Red, White, and Booze | The Jewish Week | Food & Wine

Red, White, and Booze

Fourth of July drink picks

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With Independence Day coming up fast, a few patriotically-inclined bibulous comments seem in order. One ought to not try to dictate the terms under which their fellow Americans should best celebrate our country’s birth, so consider the following as merely suggestive.

I recently had the good fortune of catching up again with Fred Noe, seventh generation master distiller of the Jim Beam Distillery, and I find myself thinking of his consistent refrain regarding his bourbon: “Drink it any damn way you please.”

The corollary of that is no less suggestive: drink whatever you like. Personally, I’ll be drinking American hooch rather than something imported. I humbly suggest doing likewise.

For wine, consider the dry, crisp, yet relatively full 2017 Don Ernesto Beret Rosé ($27; mevushal) from Hagafen Cellars of Napa Valley, California. Made from Syrah, this latest vintage offers plush aromas and flavors of strawberry, watermelon, honeysuckle, and lemon zest, with a whisper of menthol-like greenness that both quenches and refreshes. It is light enough to be enjoyed on its own, but should nicely pair with typical grilled foods, like hot dogs, hamburgers, or grilled chicken or fish.

Another great wine option is the Covenant Winery, Mensch, Zinfandel (Lodi, California), 2016 ($20; mevushal; available online directly from the winery with limited retail distribution): This budget-priced, value-driven wine from the consistently great Covenant Winery is rich, yet softly textured and fruit-forward. It is practically bursting with clean and lovely black cherry, raspberry, and boysenberry fruit. It also has notes of cocoa and hints of rosemary and black licorice on the finish. Very tasty.

For heftier intoxicants, American-made is, once again, the direction I’ll be pursuing. Options abound, but every July Fourth, I find myself desiring rye rather than bourbon whiskey—and in copious amounts. One should always drink responsibly and in moderation, of course, but the American tradition is to consume more than usual. As history clearly shows, after all, our nation’s ancestors would get thoroughly pickled at their annual Independence Day shindigs.

In fact, as William Rorabaugh, a professor of American history at the University of Washington in Seattle, noted in his book The Alcoholic Republic: An American Tradition, July Fourth evoked “a national intoxication. He writes that communal celebratory binge drinking was so customary at July Fourth festivities that “it was surely no accident that one early temperance society adopted a pledge that allowed its members to become intoxicated on Independence Day.” The American drink of choice after the Revolutionary War was largely rye whiskey — it was both cheap and plentiful, and American.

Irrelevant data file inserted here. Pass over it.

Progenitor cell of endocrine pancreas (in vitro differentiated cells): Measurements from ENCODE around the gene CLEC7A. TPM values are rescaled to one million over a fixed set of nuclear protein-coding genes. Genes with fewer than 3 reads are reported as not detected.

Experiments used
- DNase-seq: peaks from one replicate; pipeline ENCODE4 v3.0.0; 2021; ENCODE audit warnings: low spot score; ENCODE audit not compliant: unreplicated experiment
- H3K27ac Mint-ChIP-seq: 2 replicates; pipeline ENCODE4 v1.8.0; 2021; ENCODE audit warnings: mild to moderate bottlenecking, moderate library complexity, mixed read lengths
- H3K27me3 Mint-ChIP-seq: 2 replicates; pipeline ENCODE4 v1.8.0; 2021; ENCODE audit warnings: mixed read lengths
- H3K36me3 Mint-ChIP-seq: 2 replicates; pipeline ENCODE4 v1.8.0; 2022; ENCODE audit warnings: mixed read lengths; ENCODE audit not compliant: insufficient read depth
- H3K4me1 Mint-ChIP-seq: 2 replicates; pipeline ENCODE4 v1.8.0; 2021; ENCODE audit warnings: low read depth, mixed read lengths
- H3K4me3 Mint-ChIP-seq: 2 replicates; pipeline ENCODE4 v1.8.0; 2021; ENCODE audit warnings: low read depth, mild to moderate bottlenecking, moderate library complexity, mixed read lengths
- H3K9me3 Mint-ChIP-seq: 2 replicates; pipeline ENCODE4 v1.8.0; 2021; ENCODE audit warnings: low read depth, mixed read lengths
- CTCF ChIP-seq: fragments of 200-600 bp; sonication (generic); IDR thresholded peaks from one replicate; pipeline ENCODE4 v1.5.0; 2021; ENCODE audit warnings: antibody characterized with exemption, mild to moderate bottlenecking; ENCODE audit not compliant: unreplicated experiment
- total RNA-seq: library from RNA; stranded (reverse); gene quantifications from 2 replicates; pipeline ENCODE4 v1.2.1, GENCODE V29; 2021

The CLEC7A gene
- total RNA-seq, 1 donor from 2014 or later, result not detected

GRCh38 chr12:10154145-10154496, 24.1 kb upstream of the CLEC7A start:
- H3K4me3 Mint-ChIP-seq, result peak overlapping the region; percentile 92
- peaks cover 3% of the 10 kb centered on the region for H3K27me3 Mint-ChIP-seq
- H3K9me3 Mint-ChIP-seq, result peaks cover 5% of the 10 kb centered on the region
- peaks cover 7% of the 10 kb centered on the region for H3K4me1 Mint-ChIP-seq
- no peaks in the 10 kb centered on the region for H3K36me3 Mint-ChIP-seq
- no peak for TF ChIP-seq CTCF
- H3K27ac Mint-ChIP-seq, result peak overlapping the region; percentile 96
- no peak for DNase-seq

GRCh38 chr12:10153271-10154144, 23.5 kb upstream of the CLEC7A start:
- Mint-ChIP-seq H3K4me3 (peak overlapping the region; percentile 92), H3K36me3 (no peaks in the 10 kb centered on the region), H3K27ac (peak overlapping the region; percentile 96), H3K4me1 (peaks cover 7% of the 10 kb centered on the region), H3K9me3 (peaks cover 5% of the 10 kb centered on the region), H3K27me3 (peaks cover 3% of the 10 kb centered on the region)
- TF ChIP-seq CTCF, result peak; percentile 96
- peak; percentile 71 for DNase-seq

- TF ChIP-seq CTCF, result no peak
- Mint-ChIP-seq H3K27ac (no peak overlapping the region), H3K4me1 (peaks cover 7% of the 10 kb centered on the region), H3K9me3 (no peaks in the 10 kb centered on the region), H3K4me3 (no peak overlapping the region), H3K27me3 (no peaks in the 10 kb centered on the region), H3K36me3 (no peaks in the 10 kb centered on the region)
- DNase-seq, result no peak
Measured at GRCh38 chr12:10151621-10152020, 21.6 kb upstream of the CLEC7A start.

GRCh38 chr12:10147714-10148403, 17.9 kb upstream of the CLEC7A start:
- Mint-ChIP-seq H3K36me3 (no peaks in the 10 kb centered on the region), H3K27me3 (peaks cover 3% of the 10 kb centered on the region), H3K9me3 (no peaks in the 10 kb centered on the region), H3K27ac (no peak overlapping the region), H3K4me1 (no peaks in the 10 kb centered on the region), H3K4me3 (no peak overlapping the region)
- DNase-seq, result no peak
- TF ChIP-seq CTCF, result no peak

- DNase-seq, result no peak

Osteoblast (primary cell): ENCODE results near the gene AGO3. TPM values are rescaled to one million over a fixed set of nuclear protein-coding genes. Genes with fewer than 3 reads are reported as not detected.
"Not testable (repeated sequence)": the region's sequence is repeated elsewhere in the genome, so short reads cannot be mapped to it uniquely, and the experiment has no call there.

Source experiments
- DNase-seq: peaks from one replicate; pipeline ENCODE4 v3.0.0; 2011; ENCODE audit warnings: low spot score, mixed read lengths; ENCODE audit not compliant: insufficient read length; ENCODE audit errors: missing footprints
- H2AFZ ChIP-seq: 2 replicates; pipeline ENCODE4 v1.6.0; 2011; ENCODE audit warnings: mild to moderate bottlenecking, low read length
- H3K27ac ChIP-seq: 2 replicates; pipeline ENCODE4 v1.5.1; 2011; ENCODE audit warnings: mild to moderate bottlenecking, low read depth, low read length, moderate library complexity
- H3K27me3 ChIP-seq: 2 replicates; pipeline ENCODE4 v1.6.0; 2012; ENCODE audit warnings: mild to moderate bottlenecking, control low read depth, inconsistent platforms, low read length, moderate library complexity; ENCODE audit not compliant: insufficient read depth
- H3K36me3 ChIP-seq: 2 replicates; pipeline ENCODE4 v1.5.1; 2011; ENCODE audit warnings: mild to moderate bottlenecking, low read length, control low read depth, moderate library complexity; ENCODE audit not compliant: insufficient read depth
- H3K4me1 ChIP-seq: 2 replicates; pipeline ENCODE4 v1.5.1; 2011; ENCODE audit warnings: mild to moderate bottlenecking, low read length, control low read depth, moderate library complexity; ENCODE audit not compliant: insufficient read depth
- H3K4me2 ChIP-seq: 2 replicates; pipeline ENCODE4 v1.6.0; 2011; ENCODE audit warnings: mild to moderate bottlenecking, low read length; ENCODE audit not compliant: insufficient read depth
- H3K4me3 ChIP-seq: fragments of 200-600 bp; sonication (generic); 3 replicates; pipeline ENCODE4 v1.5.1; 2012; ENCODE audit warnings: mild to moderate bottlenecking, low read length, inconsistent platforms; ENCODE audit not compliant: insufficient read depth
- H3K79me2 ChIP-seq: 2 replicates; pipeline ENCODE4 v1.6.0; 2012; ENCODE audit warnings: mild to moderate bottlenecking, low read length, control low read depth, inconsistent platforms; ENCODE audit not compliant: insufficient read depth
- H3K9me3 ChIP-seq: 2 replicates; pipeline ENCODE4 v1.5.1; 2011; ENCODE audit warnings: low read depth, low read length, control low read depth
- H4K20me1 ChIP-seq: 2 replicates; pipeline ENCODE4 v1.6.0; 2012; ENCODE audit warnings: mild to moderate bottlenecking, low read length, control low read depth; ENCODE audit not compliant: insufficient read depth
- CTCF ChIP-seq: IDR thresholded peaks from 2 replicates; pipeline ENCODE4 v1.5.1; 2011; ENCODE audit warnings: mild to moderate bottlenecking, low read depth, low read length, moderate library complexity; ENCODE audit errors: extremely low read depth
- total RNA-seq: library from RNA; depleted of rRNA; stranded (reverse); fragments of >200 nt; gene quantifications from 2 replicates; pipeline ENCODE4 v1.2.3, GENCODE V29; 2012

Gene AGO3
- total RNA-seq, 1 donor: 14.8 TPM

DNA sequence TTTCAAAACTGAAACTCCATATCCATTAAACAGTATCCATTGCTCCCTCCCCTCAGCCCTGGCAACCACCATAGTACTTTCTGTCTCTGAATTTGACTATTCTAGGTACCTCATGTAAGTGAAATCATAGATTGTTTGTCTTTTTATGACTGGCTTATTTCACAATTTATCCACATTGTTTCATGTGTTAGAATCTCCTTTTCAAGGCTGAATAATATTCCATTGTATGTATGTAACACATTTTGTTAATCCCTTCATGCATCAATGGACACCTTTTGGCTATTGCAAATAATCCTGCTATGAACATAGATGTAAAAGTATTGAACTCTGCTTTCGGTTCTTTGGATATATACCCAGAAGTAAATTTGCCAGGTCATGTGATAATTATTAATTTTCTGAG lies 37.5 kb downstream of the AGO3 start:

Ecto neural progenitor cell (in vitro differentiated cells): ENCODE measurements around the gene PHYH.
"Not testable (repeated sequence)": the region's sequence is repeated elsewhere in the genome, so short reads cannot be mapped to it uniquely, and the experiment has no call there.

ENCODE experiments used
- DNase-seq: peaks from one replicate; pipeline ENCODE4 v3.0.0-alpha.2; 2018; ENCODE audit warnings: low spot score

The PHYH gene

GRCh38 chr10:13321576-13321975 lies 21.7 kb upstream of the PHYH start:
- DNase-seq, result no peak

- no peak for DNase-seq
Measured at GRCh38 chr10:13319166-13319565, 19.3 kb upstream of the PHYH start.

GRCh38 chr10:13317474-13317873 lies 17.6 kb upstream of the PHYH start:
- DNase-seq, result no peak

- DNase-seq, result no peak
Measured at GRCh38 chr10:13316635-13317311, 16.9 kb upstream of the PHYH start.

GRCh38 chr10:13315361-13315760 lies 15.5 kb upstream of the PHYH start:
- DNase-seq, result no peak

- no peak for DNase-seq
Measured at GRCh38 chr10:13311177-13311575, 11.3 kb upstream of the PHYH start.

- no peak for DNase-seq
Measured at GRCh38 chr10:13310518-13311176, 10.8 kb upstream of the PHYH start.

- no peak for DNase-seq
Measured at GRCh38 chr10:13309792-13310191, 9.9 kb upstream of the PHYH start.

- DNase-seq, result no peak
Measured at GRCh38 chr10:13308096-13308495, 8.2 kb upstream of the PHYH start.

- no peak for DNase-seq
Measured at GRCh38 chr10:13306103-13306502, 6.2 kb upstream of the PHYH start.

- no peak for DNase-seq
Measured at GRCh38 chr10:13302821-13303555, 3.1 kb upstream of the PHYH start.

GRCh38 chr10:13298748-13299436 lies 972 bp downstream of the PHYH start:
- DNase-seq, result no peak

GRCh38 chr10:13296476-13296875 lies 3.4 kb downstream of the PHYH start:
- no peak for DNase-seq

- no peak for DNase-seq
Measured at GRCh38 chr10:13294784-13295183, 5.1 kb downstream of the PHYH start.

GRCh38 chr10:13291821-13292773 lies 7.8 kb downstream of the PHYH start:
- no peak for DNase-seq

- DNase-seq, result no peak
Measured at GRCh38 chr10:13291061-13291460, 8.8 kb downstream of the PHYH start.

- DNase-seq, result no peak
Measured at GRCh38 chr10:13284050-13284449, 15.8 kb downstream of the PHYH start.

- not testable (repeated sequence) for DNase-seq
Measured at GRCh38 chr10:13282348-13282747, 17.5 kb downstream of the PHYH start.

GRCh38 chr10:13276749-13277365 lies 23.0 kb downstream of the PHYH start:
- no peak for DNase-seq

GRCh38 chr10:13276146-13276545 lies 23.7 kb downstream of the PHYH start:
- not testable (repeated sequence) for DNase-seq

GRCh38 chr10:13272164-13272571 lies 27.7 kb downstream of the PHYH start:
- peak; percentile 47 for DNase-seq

As master-distiller Dave Pickerell, of Whistle Pig Rye and Hillrock Estate whiskey fame once succinctly put it to me: “When they threw the tea into Boston Harbor, it wasn’t just throwing tea, it was throwing the British way of life — and that included rum, the colonial drink. They certainly weren’t about to quit drinking, but it did mean they were going to switch to something made indigenously, and that was rye whiskey. America was truly settled on the back of rye whiskey and our independence was won on the back of rye whiskey. It is the true American spirit.”

As I’ve noted before, it is all too often forgotten that until Prohibition, America had a proud tradition in its domestic rye whiskey industry, particularly in Maryland, Virginia, and Pennsylvania.

When making your July Fourth festivity preparations, consider cracking open some straight rye whiskey, the tipple of our nation’s hearty, freedom-loving forebears. One of my go-to choices is: Russell’s Reserve, 6-Year-Old, Kentucky Straight Rye Whiskey (45 percent abv; $45): This warming, super smooth, fun, light-ish yet wonderful rye whiskey offers aromas and flavors of almonds, caramel, honey, vanilla, oak, cherries, banana bread, racy/spicy cinnamon, and New York rye bread. Mild mannered as rye whiskies go, but just superb.

L’Chaim!

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